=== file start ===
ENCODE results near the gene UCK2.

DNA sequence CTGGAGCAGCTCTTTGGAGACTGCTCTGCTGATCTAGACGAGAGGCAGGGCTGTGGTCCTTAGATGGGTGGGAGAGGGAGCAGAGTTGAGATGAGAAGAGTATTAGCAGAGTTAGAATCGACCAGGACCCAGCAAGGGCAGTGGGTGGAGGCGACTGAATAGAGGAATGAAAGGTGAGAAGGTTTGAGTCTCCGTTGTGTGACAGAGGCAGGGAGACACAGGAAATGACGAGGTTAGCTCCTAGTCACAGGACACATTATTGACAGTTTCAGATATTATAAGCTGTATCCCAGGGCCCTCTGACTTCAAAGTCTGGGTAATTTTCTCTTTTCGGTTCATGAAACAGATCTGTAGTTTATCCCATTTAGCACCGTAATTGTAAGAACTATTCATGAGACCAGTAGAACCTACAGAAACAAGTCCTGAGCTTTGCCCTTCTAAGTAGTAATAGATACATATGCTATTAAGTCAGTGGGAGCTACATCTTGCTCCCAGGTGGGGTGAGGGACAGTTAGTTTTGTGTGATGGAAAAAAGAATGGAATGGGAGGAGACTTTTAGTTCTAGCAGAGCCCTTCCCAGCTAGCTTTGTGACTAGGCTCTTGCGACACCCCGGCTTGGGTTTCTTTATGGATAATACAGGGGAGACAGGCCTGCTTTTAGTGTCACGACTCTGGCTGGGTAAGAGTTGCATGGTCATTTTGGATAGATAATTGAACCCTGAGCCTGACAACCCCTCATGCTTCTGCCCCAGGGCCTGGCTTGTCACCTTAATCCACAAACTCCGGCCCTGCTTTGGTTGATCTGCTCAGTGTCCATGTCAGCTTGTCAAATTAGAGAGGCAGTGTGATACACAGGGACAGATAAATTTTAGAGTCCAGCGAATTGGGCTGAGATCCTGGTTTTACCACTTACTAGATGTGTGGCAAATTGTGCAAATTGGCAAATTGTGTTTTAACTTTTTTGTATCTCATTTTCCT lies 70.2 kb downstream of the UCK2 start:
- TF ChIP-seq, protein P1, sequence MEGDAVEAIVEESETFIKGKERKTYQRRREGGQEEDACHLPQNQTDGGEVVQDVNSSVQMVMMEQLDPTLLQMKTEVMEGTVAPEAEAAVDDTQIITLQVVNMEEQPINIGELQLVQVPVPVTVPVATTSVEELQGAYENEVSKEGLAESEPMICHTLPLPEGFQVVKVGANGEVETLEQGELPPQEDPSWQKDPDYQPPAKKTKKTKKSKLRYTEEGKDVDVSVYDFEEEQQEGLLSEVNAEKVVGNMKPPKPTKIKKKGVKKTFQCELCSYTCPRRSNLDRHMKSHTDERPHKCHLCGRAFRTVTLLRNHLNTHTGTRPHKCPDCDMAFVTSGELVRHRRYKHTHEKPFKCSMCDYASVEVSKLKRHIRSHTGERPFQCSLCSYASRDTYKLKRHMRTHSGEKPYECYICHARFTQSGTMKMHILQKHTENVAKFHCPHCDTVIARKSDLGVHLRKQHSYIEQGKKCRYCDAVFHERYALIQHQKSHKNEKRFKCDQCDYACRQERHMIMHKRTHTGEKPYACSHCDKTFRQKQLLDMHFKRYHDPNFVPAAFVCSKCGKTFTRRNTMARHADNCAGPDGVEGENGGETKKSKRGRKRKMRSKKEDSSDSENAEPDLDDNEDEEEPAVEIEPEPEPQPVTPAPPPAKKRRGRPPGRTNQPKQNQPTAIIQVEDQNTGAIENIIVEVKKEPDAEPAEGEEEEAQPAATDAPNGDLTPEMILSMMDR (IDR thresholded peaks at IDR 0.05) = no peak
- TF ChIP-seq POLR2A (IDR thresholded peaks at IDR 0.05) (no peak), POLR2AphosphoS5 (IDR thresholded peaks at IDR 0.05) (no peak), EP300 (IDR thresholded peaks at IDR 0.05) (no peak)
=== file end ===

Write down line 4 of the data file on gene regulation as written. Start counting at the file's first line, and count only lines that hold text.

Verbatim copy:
- TF ChIP-seq POLR2A (IDR thresholded peaks at IDR 0.05) (no peak), POLR2AphosphoS5 (IDR thresholded peaks at IDR 0.05) (no peak), EP300 (IDR thresholded peaks at IDR 0.05) (no peak)